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Trustees Approve Budget, Lower Tax Rate

BELTON, TX — The Belton ISD Board of Trustees approved a new budget and lowered the tax rate by 2 cents at its regular meeting on Monday.

The $141,757,085 budget includes additional funding for new staff associated with the district’s growth in student enrollment, salary increases approved by the Board in June and operational inflationary costs, said Melissa Lafferty, chief financial officer. 

“We appreciate the months of hard work spent by our administrative team and Board of Trustees in developing a budget that provides for the learning needs of our growing student population and for our recent salary adjustments,” Superintendent Matt Smith said. “These are priority goals for our Board of Trustees and our budget aligns with that.”

The budget accounts for the pay raise trustees approved in June to help the district recruit and retain staff. The compensation plan gave a 4% increase for teachers and professional staff, a 6% increase for paraprofessionals and auxiliary staff, and a 2% increase for administrators.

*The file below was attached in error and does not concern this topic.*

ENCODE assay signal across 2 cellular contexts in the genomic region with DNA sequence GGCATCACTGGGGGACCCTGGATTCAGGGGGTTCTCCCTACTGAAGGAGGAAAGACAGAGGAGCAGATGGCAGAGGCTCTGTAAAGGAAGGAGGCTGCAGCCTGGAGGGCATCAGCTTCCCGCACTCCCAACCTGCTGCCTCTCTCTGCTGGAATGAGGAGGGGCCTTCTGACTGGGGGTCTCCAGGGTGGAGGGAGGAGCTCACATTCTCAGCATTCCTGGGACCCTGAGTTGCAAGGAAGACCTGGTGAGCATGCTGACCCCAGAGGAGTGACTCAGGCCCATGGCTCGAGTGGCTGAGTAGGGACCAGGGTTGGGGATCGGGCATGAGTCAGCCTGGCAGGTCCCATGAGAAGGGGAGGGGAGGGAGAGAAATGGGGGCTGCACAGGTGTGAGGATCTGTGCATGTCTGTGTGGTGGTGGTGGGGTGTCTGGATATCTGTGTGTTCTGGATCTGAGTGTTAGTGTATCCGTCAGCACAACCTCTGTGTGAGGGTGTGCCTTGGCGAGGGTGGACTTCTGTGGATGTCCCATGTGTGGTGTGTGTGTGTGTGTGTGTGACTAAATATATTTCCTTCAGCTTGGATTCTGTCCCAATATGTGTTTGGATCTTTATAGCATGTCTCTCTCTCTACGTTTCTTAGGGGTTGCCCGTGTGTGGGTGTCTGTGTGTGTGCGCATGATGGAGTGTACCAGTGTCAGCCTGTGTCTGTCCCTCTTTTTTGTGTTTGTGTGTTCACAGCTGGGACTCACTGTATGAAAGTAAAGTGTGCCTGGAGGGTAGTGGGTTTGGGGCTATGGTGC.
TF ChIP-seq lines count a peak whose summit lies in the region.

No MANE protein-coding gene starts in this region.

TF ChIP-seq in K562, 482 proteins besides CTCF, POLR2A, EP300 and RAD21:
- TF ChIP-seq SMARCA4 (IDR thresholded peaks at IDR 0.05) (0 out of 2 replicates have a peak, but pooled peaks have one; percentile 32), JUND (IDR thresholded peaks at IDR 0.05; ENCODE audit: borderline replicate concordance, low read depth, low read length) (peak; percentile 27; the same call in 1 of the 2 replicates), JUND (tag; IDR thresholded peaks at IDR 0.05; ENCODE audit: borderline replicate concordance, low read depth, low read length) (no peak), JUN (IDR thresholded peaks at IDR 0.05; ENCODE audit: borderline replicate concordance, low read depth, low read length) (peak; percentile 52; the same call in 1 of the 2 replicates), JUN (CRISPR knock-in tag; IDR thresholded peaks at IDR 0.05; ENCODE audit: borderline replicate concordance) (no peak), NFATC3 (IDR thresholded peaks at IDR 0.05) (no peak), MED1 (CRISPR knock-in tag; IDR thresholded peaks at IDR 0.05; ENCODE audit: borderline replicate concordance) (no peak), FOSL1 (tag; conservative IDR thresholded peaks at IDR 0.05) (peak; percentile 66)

At Monday’s meeting, the Board also adopted a decrease in the district’s tax rate for the fourth year in a row. The adopted rate of $1.3371 per $100 assessment includes $0.9429 per $100 assessment for maintenance and operations and $0.3942 per $100 assessment for debt service. This is a 2-cent decrease from last year’s tax rate.

In other news, the Board approved the hiring of two companies for architectural services for projects funded by the May 2022 bond. O’Connell Robertson will work on additions and renovations at Belton High School and the Fine Arts expansion at Lake Belton Middle School. PBK Architects will work on the addition at Southwest Elementary. 

The Board also appointed 12 members to the newly-formed Citizens’ Bond Oversight Committee. This committee of parents, staff, students and community members will review bond projects, spending and schedules during the implementation phase of the May 2022 bond projects.

“It’s important that we bring the community along with us and show them what we’re doing with the funding they supported,” Smith said. “This oversight committee comprised of community members is one more way we can demonstrate transparency.”

Aug. 22, 2022